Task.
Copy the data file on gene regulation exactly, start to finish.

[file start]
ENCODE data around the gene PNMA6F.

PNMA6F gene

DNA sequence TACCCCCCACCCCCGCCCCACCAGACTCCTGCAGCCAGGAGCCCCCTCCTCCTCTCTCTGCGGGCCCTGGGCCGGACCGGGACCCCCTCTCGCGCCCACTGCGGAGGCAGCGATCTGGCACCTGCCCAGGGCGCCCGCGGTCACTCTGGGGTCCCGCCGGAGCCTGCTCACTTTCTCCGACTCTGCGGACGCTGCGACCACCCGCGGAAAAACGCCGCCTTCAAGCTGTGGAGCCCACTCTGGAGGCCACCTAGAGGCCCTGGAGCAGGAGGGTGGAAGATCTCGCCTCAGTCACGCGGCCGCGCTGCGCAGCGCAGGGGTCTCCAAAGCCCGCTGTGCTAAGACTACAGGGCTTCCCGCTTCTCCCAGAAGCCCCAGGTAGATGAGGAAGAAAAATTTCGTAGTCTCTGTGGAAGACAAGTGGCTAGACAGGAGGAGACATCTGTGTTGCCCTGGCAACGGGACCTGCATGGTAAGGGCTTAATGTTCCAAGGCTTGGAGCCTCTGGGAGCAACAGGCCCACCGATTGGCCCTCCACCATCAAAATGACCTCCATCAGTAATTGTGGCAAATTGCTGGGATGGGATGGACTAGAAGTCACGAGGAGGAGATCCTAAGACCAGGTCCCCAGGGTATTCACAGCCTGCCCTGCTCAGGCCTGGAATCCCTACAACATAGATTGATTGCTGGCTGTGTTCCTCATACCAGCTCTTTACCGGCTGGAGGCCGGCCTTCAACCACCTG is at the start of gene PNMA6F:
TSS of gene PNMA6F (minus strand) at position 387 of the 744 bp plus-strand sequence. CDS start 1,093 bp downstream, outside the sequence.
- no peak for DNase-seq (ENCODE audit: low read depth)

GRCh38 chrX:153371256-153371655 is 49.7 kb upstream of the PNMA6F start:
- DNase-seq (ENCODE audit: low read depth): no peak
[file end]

ENCODE data around the gene PNMA6F.

PNMA6F gene

DNA sequence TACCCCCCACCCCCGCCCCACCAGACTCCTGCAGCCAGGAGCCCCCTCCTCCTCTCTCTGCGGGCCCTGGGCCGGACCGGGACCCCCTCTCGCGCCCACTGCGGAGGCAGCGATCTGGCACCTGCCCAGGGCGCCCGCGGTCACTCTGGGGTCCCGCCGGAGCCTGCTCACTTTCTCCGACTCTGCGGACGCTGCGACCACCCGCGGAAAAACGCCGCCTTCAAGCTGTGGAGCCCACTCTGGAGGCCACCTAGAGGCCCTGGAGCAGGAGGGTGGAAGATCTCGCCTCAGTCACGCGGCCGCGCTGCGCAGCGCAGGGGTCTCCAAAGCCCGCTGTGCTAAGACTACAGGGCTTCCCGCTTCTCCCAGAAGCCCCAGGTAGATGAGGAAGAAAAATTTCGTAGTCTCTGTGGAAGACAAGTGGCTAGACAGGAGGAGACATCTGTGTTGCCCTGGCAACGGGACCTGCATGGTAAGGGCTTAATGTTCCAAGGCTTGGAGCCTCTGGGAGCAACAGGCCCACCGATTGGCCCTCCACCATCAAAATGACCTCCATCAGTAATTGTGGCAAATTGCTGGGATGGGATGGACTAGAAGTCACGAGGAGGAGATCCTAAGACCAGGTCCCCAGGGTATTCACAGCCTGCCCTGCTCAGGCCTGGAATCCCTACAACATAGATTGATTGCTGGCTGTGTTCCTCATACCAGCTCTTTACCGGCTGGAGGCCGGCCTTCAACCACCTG is at the start of gene PNMA6F:
TSS of gene PNMA6F (minus strand) at position 387 of the 744 bp plus-strand sequence. CDS start 1,093 bp downstream, outside the sequence.
- no peak for DNase-seq (ENCODE audit: low read depth)

GRCh38 chrX:153371256-153371655 is 49.7 kb upstream of the PNMA6F start:
- DNase-seq (ENCODE audit: low read depth): no peak